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Inquiry urges UK maternity and postnatal care overhaul after poor standards 'tolerated as normal'


An overhaul of the UK's maternity and postnatal care has been called for after an inquiry into traumatic childbirths found poor standards are "all-too-frequently tolerated as normal." 

The Birth Trauma Inquiry, chaired by Tory MP, Theo Clarke, heard harrowing evidence from more than 1,300 women, some of whom said they were left in blood-soaked sheets while others claimed their children had suffered life-changing injuries due to medical negligence.

Women complained they were not listened to when they felt something was wrong, were mocked or shouted at and denied basic needs such as pain relief. 

A key recommendation in the inquiry report is the appointment of a new maternity commissioner who would ensure safe levels of staffing and report directly to the prime minister.

It is estimated that in the UK alone, 30,000 women a year have suffered negative experiences during the delivery of their babies. One-in-20 develop post-traumatic stress disorder (PTSD).

The inquiry's authors call for a maternity system "where poor care is the exception rather than the rule." 

Parents gave the inquiry accounts of stillbirth, premature babies and babies with cerebral palsy caused by oxygen deprivation and, in many cases, trauma caused by mistakes and failures, often covered up, before and during labour. 

Other devastating accounts came from women who experienced birth injuries, causing a chronic pain and bowel incontinence, stopping many of them working and "destroying their sense of self-worth." 

The inquiry also highlighted that woman from marginalised groups, particularly ethnic minorities, appeared to experience particularly poor care, with some reporting direct and indirect racism. 

Liberal Democrat MP, Helen Morgan, who was among the MPs responsible for the inquiry, said it was "nothing short of a national tragedy" that so many women had experienced traumatic births. 

Inquiry chair, Theo Clarke, who said she hoped the government would implement all the recommendations made by the report, told the BBC there was "a postcode lottery" for maternity care in this country.

She said: "I don’t think is acceptable that, depending on where you live, you will literally be offered a different level of care in terms of how you’re given support during childbirth and afterwards.”

Describing her own personal experience of giving birth, she said: “I remember pressing the emergency button after I’d come out of surgery and a lady came in and said she couldn’t help me, said it wasn’t her baby, wasn’t her problem and walked out and left me there, so we need to make sure there are safe levels of staffing.”

In the report, one mother, Helenwas described as still suffering from mental and physical pain, years after the birth of her son, Julian who was born with a hypoxic brain injury because of proven medical negligence during his birth.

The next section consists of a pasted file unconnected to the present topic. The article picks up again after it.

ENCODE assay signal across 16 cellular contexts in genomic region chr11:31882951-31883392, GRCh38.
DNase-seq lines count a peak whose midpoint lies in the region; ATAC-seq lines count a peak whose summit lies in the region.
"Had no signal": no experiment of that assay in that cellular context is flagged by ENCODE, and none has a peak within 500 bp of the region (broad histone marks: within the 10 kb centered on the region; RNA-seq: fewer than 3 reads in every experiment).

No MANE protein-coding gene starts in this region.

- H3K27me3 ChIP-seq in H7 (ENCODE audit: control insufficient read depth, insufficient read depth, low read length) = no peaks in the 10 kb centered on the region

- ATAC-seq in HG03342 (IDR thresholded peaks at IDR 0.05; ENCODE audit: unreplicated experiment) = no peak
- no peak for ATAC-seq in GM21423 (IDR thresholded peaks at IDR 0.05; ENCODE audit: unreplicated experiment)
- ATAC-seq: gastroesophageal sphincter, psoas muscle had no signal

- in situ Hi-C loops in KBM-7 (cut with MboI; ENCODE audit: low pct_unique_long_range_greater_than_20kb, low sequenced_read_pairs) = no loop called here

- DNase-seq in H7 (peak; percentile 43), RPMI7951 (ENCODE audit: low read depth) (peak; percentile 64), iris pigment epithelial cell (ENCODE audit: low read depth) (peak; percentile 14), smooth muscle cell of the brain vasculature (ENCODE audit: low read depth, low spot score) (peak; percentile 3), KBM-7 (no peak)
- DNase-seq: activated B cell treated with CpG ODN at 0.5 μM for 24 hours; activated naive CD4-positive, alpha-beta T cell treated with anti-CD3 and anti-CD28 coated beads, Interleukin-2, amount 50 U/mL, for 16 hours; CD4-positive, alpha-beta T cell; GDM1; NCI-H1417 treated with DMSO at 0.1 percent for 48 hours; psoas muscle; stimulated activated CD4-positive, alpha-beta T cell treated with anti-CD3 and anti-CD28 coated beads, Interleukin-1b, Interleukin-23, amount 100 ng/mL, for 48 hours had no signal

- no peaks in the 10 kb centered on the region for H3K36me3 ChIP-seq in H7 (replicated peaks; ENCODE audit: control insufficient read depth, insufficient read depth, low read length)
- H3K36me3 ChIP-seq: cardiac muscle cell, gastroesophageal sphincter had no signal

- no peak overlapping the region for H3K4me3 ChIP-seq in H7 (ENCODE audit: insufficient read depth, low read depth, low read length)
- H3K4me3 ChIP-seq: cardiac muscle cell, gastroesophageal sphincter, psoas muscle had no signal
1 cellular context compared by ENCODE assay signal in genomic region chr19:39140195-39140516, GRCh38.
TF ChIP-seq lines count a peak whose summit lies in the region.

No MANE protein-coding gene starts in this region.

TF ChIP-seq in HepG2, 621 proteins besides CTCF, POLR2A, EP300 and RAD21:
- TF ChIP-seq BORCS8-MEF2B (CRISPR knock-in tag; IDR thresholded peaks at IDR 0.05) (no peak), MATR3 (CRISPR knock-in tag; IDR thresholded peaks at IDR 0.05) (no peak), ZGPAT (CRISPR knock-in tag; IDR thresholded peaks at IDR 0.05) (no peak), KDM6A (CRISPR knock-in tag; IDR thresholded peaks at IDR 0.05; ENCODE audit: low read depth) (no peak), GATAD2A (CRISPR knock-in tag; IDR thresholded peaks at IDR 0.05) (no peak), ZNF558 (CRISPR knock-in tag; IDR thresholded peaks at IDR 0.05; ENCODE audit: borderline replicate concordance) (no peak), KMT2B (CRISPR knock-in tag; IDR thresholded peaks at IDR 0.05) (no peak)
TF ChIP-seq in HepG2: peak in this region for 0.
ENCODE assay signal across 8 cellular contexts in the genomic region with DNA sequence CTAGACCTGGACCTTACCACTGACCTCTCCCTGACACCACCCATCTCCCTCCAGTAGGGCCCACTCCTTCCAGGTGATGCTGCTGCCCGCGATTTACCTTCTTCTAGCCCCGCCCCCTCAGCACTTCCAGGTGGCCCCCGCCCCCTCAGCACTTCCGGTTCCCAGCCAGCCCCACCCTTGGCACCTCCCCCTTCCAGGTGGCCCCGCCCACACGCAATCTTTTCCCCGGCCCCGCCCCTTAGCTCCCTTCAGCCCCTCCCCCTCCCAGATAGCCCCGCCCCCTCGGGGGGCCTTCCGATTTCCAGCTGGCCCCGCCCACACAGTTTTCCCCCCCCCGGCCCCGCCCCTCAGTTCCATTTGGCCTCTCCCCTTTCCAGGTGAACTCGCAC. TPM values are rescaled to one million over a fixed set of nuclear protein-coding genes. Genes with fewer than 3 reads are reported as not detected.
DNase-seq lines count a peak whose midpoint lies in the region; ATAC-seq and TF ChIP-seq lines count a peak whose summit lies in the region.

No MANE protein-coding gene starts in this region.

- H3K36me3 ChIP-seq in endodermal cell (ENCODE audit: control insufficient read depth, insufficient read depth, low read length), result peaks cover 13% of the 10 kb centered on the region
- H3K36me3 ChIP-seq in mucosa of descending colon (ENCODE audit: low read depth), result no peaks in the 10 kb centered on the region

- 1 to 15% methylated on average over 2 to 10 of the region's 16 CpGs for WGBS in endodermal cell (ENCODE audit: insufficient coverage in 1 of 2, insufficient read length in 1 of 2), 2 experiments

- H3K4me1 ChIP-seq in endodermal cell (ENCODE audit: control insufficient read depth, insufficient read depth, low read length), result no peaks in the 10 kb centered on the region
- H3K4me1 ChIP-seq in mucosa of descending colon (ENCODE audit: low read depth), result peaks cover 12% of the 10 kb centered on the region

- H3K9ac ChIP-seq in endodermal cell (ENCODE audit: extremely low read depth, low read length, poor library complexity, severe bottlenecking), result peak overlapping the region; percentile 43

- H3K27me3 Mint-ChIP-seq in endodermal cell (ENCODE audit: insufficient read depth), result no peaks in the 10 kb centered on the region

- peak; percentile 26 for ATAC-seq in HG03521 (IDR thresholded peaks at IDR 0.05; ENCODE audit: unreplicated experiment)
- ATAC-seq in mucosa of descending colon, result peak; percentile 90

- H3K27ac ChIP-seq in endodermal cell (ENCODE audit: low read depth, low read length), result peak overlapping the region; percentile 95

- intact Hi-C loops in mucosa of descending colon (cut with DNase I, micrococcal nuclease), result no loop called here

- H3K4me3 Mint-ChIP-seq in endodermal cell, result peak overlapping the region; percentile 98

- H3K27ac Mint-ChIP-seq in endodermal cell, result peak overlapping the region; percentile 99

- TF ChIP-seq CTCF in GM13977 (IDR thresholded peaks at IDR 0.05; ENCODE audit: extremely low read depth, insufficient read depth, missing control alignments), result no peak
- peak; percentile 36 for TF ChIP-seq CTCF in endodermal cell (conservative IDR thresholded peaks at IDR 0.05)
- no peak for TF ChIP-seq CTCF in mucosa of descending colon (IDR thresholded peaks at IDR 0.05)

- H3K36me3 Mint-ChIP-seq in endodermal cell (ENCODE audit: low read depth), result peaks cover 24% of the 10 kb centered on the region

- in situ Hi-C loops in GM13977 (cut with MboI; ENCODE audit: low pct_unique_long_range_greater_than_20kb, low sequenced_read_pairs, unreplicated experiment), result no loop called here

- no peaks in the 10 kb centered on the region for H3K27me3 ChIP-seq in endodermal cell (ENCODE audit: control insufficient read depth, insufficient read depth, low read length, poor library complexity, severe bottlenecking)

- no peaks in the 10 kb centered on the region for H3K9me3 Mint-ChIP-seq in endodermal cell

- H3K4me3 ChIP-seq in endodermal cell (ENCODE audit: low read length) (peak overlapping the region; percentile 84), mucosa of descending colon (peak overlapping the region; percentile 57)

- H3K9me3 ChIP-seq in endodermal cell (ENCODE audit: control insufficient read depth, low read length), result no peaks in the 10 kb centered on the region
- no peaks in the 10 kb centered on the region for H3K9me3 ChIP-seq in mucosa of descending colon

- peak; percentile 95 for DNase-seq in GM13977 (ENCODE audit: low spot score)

She told the inquiry: "My life will never be as it should be. I never returned to work, I live a very secluded life, as friends and family shun you when you have a disabled child that they might not understand or are scared of."

The report called for a "base standard in maternity services" across the UK and an end to the postcode lottery of perinatal care. It said mothers should be given "universal access to specialist maternal mental health services across the UK."

It also urged the government to outline how it would "recruit, train and retain more midwives, obstetricians and anaesthetists to ensure safe levels of staffing in maternity services and provide mandatory training on trauma-informed care."

In the report, Ms Clarke and her co-chair Labour MP, Rosie Duffield, said the inquiry wanted to start a public discussion "on the realities of giving birth and how we can practically improve maternity services" as well as share the stories and experiences of both mothers and fathers. 

Another key suggestion was to "provide support for fathers and ensure a nominated birth partner is continuously informed and updated during labour and post-delivery."

The report from the All-Party Parliamentary Group on Birth Trauma put forward 12 recommendations, including recruiting, training, and retaining more midwives, obstetricians and anaesthetists to ensure safe levels of staffing and respecting mothers' choices around giving birth and access to pain relief. 

Other recommendations included a commitment to tackling inequalities in maternity care for ethnic minorities, particularly black and Asian women, and universal access to specialist maternal mental health services to end the postcode lottery across the UK.

NHS England chief executive, Amanda Pritchard, said the experiences outlined in the report "are simply not good enough." 

She added: "We know there is more that can be done to prevent and improve support for birth trauma, which is why we are committed to working with the Department for Health and Social Care on a cross-government strategy to build on the NHS three-year delivery plan for maternity and neonatal services, so that we can continue to make care safer and more personalised for women and babies.”